The girls’ adoptive father, Simon Barrows is one of the wealthiest men in Romsdaaren, Norway. However, he’s also one of the most mysterious. For the last nine years he has been living a reclusive life, barely if ever seen outside of his mansion. What could make a man so reclusive? And what is his motive in these adoptions? Could it be that a lonely man finally needs some companionship, or is there something darker at work here? So many questions, too few answers. Depending on how Jennifer goes about overcoming the night at the mansion she gets the opportunity to finally meet Simon Barrows. She finds he’s only a shadow of his previous self, as evidenced by the various paintings around the mansion. What did he do to deserve his new-found fate… and how long has he been there?
Once again one of my favorite descriptions comes from the walk-through by Master Kudo AKA Jonathan Lissick (http://www.gamefaqs.com/snes/563032-clock-tower/faqs/47944):
The hobo who hangs out in a jail shed and begs for meat, not at all resembling the many portraits he probably once did. He mutters something about his sons, but Marriage has taken its toll on his physique, and mind. I can only assume he’s a strong catholic, because people often times divorce before wives pull out the cage.
It’s theorized that Bobby has the soul of a demon. This is probably due to the family’s religion of demon worship, which has placed a curse on the Barrows family. Born to kill, and enabled by his mother, nine-year-old Bobby has taken up the giant shears as his weapon and shield of choice. The sequel to the game mentions that the killer wore a mask, though this particular game doesn’t really mention it. Showing that he can survive grandiose flights, Bobby can only be killed by being utterly destroyed, though he can feel normal pain as well. What is Bobby’s function? Perhaps he is a protector of what is contained in the house, of his mother and his brother. Perhaps he’s just a random thrashing of demonic evil. Who knows?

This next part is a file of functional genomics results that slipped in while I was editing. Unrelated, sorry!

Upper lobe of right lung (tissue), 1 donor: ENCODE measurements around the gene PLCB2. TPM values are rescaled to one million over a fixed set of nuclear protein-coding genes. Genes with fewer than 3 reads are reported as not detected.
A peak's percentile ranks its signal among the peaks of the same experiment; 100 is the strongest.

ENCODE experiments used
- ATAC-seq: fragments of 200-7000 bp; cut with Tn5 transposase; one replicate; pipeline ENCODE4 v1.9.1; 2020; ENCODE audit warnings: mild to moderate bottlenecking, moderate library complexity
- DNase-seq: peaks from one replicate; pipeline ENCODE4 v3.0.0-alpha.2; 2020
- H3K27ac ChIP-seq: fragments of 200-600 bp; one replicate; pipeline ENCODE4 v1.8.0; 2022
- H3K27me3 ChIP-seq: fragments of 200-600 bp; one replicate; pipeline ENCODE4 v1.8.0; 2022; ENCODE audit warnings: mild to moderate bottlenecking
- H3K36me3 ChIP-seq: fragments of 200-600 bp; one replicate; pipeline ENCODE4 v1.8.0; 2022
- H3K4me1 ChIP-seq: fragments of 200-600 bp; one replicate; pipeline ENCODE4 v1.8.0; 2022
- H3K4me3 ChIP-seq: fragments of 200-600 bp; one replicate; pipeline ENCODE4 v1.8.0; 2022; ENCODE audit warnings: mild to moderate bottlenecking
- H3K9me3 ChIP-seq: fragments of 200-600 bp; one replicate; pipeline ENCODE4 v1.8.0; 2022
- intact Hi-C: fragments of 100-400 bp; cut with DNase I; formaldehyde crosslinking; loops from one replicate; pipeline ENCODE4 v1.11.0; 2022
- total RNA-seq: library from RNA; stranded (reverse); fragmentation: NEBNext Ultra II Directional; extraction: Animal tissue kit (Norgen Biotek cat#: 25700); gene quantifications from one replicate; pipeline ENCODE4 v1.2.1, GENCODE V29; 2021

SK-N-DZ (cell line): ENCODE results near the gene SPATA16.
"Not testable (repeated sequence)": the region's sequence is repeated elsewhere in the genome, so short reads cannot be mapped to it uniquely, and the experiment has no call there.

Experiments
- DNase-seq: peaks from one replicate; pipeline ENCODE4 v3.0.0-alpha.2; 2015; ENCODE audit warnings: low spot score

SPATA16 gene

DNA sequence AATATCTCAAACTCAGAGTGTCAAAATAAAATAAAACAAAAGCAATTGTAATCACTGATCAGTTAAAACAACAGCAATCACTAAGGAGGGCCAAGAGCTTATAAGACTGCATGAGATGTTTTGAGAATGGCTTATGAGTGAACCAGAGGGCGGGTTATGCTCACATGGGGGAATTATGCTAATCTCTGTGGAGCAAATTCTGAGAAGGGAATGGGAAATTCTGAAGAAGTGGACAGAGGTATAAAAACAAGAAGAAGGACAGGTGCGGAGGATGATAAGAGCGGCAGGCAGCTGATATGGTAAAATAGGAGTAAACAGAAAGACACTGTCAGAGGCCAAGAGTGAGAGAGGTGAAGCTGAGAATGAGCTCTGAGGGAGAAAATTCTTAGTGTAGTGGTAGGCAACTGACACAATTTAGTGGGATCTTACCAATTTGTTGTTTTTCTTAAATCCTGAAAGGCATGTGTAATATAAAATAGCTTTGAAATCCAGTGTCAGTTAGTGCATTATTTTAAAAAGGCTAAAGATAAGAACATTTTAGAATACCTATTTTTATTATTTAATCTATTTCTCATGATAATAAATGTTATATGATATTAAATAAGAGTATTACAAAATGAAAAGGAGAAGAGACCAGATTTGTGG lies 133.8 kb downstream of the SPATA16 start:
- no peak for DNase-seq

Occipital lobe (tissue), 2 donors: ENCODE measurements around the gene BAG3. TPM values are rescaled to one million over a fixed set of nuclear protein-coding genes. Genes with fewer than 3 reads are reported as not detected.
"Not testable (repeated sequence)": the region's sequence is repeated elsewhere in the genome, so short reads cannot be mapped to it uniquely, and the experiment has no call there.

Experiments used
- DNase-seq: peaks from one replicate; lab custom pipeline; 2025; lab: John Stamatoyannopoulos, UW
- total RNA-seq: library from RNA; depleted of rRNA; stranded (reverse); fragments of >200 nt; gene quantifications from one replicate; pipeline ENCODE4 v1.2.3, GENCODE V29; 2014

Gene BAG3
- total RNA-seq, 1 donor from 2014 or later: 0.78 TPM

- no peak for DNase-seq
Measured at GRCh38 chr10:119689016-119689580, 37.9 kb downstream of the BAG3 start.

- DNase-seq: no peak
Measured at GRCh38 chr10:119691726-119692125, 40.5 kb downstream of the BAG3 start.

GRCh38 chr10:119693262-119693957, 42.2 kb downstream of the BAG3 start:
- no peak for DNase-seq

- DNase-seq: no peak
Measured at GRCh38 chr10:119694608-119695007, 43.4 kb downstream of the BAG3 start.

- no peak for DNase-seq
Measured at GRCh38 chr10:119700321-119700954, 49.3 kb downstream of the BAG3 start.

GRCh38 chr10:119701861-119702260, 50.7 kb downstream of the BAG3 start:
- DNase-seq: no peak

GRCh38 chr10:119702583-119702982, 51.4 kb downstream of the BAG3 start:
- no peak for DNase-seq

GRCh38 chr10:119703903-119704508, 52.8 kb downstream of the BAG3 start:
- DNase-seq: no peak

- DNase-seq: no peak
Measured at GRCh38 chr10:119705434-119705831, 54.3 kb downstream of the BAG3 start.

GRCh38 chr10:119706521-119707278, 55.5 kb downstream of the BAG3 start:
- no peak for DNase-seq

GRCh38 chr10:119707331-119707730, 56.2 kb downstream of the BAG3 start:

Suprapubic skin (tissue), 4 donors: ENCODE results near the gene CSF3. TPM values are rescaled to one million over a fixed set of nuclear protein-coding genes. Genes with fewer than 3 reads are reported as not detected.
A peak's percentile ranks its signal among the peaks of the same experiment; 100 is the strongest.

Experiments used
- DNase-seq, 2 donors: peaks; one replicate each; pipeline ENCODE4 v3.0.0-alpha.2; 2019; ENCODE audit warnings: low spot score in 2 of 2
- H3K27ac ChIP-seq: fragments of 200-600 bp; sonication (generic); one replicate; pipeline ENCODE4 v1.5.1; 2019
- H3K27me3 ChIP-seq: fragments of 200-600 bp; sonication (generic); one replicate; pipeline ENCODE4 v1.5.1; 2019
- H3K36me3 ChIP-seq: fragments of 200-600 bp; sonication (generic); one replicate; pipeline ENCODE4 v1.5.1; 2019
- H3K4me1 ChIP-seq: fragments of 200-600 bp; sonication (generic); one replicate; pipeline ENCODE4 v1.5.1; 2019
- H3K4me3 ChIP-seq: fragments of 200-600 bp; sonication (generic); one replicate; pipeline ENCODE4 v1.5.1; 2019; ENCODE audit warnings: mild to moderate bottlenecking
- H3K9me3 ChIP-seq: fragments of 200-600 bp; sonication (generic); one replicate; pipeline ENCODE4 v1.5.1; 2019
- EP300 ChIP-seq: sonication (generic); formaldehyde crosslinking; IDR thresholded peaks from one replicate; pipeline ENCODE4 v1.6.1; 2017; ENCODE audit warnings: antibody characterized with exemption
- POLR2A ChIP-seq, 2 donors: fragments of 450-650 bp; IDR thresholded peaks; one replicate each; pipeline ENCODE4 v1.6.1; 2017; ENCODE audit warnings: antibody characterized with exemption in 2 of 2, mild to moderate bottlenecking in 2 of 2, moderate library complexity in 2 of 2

Another poor creature with the soul of a demon. His foremost characteristic is his grotesquely manifested size. He can crawl in an attempt to protect himself and to hunt for his prey. How did he grow to such a size? Perhaps his brother and his mother feed him their victims. Creepy.
There is more to Dan than meets the eye however. To quote an edited version of Mr_Mason_W3DS fabulous walkthrough (http://www.gamefaqs.com/snes/563032-clock-tower/faqs/13535):
Dan’s different appearance in the sequel (PSX) has raised many questions. In his return, he looks more like his brother, normal in size and form. Being grossly affected by the demonic deformities common to the Barrows family, in the original game Dan’s demonic spirit seems to have worked in a unique fashion. The demon used his human body for a core to form upon, growing it’s own physical manifestation around and engulfing his body. This would serve as protection for the demon, since, if it was ever destroyed somehow it could simply retreat from its own physical body and into its core. The core grew inside as a normal looking boy. Thus when the demon is finally burned in the original game, its outer flesh acts as a shield for the concealed body within. This would explain Jennifer’s mesmerized reaction to the burning mass shown in the opening to the sequel. […] What she sees may be what drives her over the edge and causes her to lose her memory of much of her plight. […] This would also explain the way Dan claims to have a memory loss. Just an excuse to learn correct speech, and figure out a world he’s never seen before as the instructors try to ‘restory his memory’. Despite […] being relatively new to his human body, he retains much of his former power in the sequel, such as being able to influence others to do evil things and his high resilience.
Walter turns out to be Jennifer’s father. He’s foremost a doctor, and he oversaw the birth of the two deformed twins. As a memo says in the game, one even ate his right hand in the process. They were already evil before they came out. Mary made sure that no one knew of the birth of these demonic children, which makes her possibly practicing the family’s demon worship even before birth. If she married in though, who would have helped her? She overpowered Walter and trapped him in a secret prison where he suffocated to death.
Now all the character profiles have been covered, stay tuned for video posts of the entire game from ending S to ending H. Thanks for reading!
This article is second in a series on the Clock Tower games.